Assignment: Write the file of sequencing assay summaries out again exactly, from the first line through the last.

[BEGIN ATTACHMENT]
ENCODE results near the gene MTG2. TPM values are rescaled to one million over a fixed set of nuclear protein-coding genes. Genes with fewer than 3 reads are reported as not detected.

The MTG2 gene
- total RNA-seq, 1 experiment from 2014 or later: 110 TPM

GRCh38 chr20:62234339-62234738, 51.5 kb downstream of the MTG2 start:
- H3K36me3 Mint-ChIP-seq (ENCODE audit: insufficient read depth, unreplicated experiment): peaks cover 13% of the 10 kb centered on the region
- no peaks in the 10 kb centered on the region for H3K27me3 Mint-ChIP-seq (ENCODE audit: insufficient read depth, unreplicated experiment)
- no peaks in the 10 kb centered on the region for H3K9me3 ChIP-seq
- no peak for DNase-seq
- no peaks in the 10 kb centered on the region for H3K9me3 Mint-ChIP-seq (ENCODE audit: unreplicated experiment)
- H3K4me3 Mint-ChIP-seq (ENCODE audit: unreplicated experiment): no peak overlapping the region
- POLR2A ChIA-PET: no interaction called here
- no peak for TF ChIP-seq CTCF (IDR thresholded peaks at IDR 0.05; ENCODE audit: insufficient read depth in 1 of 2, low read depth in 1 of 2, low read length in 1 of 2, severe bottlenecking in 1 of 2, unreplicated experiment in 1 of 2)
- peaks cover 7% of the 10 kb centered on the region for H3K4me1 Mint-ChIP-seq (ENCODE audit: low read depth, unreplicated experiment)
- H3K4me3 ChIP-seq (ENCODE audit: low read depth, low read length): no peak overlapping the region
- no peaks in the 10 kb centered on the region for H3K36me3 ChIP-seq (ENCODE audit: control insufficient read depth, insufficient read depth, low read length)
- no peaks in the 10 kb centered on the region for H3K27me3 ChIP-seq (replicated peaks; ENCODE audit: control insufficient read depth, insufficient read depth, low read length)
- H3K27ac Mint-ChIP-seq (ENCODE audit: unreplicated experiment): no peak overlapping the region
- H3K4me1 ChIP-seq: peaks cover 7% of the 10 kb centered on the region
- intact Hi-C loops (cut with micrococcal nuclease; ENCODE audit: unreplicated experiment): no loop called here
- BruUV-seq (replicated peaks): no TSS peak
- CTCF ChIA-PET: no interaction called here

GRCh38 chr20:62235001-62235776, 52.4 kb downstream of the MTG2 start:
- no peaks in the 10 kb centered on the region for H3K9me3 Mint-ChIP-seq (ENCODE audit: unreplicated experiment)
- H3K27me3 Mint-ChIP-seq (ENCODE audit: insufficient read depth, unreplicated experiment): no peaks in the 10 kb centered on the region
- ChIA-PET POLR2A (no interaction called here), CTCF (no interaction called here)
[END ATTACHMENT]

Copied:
ENCODE results near the gene MTG2. TPM values are rescaled to one million over a fixed set of nuclear protein-coding genes. Genes with fewer than 3 reads are reported as not detected.

The MTG2 gene
- total RNA-seq, 1 experiment from 2014 or later: 110 TPM

GRCh38 chr20:62234339-62234738, 51.5 kb downstream of the MTG2 start:
- H3K36me3 Mint-ChIP-seq (ENCODE audit: insufficient read depth, unreplicated experiment): peaks cover 13% of the 10 kb centered on the region
- no peaks in the 10 kb centered on the region for H3K27me3 Mint-ChIP-seq (ENCODE audit: insufficient read depth, unreplicated experiment)
- no peaks in the 10 kb centered on the region for H3K9me3 ChIP-seq
- no peak for DNase-seq
- no peaks in the 10 kb centered on the region for H3K9me3 Mint-ChIP-seq (ENCODE audit: unreplicated experiment)
- H3K4me3 Mint-ChIP-seq (ENCODE audit: unreplicated experiment): no peak overlapping the region
- POLR2A ChIA-PET: no interaction called here
- no peak for TF ChIP-seq CTCF (IDR thresholded peaks at IDR 0.05; ENCODE audit: insufficient read depth in 1 of 2, low read depth in 1 of 2, low read length in 1 of 2, severe bottlenecking in 1 of 2, unreplicated experiment in 1 of 2)
- peaks cover 7% of the 10 kb centered on the region for H3K4me1 Mint-ChIP-seq (ENCODE audit: low read depth, unreplicated experiment)
- H3K4me3 ChIP-seq (ENCODE audit: low read depth, low read length): no peak overlapping the region
- no peaks in the 10 kb centered on the region for H3K36me3 ChIP-seq (ENCODE audit: control insufficient read depth, insufficient read depth, low read length)
- no peaks in the 10 kb centered on the region for H3K27me3 ChIP-seq (replicated peaks; ENCODE audit: control insufficient read depth, insufficient read depth, low read length)
- H3K27ac Mint-ChIP-seq (ENCODE audit: unreplicated experiment): no peak overlapping the region
- H3K4me1 ChIP-seq: peaks cover 7% of the 10 kb centered on the region
- intact Hi-C loops (cut with micrococcal nuclease; ENCODE audit: unreplicated experiment): no loop called here
- BruUV-seq (replicated peaks): no TSS peak
- CTCF ChIA-PET: no interaction called here

GRCh38 chr20:62235001-62235776, 52.4 kb downstream of the MTG2 start:
- no peaks in the 10 kb centered on the region for H3K9me3 Mint-ChIP-seq (ENCODE audit: unreplicated experiment)
- H3K27me3 Mint-ChIP-seq (ENCODE audit: insufficient read depth, unreplicated experiment): no peaks in the 10 kb centered on the region
- ChIA-PET POLR2A (no interaction called here), CTCF (no interaction called here)